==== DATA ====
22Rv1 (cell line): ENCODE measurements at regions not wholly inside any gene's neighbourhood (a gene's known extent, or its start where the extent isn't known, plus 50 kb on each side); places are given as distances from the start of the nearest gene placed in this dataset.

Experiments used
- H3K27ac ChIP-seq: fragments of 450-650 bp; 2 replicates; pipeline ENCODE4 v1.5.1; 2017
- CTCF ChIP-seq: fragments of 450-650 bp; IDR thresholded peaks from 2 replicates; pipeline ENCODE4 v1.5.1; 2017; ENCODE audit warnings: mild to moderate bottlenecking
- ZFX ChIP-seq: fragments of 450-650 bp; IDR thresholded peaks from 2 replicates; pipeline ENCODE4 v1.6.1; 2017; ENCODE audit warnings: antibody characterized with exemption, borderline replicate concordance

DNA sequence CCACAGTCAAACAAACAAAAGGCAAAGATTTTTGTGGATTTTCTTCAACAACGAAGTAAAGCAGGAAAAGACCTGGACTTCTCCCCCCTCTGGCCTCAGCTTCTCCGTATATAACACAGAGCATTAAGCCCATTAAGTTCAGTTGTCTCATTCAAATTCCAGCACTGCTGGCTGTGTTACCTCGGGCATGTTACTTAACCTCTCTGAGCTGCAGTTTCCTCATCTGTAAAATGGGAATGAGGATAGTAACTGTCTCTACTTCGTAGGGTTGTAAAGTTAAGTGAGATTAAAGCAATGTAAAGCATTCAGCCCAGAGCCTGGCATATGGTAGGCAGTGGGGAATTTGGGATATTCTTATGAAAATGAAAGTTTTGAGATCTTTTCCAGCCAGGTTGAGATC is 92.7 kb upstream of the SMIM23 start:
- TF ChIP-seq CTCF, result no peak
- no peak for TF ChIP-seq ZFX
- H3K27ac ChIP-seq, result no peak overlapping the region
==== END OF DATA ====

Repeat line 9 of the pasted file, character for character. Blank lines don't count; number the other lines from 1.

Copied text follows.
- H3K27ac ChIP-seq, result no peak overlapping the region